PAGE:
Op-ed: Hydrogen Is Key To Fighting Climate Change, But We Must Get It Right

WASHINGTON — Today, the Chicago Tribune published an op-ed co-authored by CRES President Heather Reams and CRES Senior Policy Manager Rebecca Lorenzen highlighting hydrogen’s potential to reduce emissions, enhance U.S. manufacturing and create jobs. It also outlines policy recommendations from the recently released CRES Forum white paper, “Growing an Industry for Clean Hydrogen.”

Read the full op-ed here or below:

Hydrogen is causing a buzz on Capitol Hill and rightfully so. This emerging energy technology has the potential to unlock an abundance of clean energy solutions and reduce energy-related emissions – think American heavy industry – by 10 to 25 percent. 

Hydrogen provides the United States an opportunity to strengthen America’s long-term manufacturing competitiveness and become a global leader by advancing innovative, low-emissions technologies.

Many of the opportunities to create good-paying American jobs and build next-generation manufacturing are in red states, which is why my organization, Citizens for Responsible Energy Solutions (CRES), is working to build Republican support for hydrogen initiatives across the country.

The bipartisan Infrastructure Investment and Jobs Act (IIJA) established seven regional hydrogen hubs. Utilizing different energy sources, these hubs serve as a prime example of clean hydrogen’s potential, which has multiple applications across several sectors of the economy.

With billions of dollars of federal investments pending in the nascent industry, it is in America’s interest to ensure hydrogen deployment is provided the opportunity to succeed in the market, and that requires policies that accelerate deployment – not policies that increase obstacles to building infrastructure and technologies.

Support for hydrogen, including tax incentives, is bipartisan in Congress. The 45V hydrogen production tax credit should incentivize investment in communities across the country to support a variety of manufacturing sectors that are looking for ways to lower emissions while still meeting energy demand.

America is the world leader in emissions reduction because we embrace an all-of-the-above energy approach that values affordability, reliability and environmental stewardship, and hydrogen can play an important role in building upon this success.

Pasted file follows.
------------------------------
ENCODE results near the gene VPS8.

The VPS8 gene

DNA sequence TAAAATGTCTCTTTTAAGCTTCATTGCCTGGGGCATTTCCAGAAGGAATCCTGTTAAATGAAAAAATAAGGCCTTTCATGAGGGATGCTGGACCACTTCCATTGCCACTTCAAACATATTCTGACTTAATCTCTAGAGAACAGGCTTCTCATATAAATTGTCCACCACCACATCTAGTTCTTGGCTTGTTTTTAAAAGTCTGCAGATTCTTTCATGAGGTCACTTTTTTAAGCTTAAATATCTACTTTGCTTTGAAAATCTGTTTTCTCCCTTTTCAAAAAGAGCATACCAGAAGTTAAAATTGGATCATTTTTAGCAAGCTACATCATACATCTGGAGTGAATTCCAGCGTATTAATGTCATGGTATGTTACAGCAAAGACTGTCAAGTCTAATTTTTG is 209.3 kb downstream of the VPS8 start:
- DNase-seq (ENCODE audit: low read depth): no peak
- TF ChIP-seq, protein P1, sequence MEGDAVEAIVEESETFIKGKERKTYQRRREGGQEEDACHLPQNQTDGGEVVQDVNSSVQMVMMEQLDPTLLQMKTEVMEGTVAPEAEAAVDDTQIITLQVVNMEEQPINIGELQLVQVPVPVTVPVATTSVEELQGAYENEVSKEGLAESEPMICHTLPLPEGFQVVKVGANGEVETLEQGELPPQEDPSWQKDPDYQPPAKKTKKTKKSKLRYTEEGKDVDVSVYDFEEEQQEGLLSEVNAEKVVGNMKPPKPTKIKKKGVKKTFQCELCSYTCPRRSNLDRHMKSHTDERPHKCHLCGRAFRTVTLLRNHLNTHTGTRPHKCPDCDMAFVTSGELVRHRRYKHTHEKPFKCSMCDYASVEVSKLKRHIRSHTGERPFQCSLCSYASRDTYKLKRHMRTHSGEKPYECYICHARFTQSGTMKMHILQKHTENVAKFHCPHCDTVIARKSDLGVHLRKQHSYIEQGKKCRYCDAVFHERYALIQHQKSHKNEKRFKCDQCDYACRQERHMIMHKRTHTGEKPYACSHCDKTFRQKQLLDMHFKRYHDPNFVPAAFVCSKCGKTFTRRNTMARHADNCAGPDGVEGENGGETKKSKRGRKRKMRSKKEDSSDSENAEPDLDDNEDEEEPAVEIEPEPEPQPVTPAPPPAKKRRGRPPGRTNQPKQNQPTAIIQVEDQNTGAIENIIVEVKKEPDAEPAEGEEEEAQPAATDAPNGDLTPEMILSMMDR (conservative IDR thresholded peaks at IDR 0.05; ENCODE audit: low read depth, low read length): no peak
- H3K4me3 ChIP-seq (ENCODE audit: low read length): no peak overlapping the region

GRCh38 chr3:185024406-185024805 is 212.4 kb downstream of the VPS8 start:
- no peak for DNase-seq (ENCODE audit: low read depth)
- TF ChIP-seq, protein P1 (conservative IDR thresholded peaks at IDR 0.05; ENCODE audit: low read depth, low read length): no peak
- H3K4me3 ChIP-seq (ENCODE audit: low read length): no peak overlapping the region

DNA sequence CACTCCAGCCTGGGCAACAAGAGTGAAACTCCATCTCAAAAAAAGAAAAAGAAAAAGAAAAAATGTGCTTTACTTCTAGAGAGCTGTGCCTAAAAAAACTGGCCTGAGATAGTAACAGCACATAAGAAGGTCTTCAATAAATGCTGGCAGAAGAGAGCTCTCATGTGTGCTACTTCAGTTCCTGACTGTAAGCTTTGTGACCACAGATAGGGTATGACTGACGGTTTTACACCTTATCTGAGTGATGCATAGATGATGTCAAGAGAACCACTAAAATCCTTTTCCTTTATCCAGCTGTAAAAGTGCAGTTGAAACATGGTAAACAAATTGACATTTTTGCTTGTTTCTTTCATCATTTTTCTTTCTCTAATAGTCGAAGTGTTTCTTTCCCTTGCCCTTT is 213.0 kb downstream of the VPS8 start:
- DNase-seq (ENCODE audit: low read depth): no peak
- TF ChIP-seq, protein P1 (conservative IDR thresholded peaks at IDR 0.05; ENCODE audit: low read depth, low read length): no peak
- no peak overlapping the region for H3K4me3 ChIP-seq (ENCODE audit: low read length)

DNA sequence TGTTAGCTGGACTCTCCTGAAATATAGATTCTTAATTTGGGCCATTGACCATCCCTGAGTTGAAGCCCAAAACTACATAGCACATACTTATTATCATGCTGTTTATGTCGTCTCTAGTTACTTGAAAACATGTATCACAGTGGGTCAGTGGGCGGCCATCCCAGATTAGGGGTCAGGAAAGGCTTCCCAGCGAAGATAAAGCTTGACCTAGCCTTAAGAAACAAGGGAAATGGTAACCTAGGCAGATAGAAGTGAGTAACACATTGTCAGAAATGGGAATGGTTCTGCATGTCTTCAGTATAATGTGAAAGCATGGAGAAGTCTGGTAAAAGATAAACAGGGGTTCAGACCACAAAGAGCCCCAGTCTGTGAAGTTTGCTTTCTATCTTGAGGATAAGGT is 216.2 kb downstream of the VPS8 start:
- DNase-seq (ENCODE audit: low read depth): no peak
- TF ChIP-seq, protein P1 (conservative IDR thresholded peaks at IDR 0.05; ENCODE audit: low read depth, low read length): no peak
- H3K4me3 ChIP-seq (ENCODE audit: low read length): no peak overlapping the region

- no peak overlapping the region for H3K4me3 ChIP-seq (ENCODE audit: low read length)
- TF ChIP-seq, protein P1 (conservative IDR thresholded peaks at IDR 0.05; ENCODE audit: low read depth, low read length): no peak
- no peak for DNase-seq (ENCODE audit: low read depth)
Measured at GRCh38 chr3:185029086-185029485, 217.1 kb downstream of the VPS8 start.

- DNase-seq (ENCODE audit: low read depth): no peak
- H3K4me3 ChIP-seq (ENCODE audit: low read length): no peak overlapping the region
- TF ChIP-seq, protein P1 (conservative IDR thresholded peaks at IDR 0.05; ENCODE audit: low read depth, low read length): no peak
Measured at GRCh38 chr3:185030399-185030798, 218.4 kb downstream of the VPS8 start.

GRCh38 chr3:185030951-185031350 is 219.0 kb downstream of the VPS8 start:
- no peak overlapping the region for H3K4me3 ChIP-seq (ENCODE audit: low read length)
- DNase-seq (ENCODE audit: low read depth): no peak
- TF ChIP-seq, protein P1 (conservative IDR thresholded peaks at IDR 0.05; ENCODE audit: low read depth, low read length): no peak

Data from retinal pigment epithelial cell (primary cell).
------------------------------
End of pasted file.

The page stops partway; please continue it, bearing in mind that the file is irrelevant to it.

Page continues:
Unfortunately, the proposed implementation of 45V by Treasury has rightfully drawn criticism from industry and lawmakers on both sides of the political aisle. In turn, project development – including the hydrogen hubs – is threatened.

Instead of recognizing the important role all types of homegrown energy play in our attempt to advance a hydrogen economy, the administration elected to propose strict guidance that will ultimately pick winners and losers. For example, the proposed guidance would not provide a pathway for existing hydropower and nuclear energy – two of the largest sources of baseload, zero-emissions electricity generation that can power electrolyzers around the clock. It would also limit hydrogen producers using natural gas paired with carbon capture as a feedstock from accessing the tax credit, discouraging investment in one of our nation’s most abundant resources and among the most affordable ways to produce hydrogen. CRES Forum submitted comments to the administration stating just that.

We recently released a white paper outlining the challenges facing the hydrogen industry and outlining our policy recommendations to ensure the industry can thrive. As the paper states, “scaling up a robust and competitive hydrogen industry in the United States will require pulling a variety of policy levers to strike a balance between the right amount of incentives, ensuring the cleanest production possible and allowing developers enough leeway to get their projects off the ground.”

We need continued investment in research and innovation. The U.S. Department of Energy’s Hydrogen Fuel Cell and Technologies Office, the Office of Clean Energy Demonstrations, other crosscutting hydrogen programs and the Loan Programs Office play an important role in ensuring the latest hydrogen technology can grow and scale. In addition to furthering American innovation, we must articulate an explicit export strategy. While hydrogen would revolutionize energy production and manufacturing at home, it provides the United States an incredible opportunity to become a leading energy exporter to our friends and allies around the world, displacing dirtier sources from geopolitical rivals like China.

We must reduce barriers and provide regulatory certainty. Instead of Treasury’s restrictive approach to 45V, a flexible, more phased-in adoption of the tax credit would better encourage use of the incentive and increase return-on-investment for the American taxpayers.

And finally, we must streamline permitting to put the federal government’s dollars to work, put shovels in the ground on hydrogen projects across the country and ensure we have an efficient transportation and refueling system for hydrogen once it is produced.

Hydrogen can play a key role in affordably lowering emissions here at home and abroad, and we can’t afford to misstep if we want America manufacturing to be globally dominant in the coming decades. We look forward to continuing our work with federal lawmakers to ensure the United States gets it right.  

Heather Reams is president of Citizens for Responsible Energy Solutions (CRES)

Rebecca Lorenzen is senior policy manager for CRES Forum and the author of the white paper, “Growing an Industry for Clean Hydrogen.”

Read the full op-ed here.

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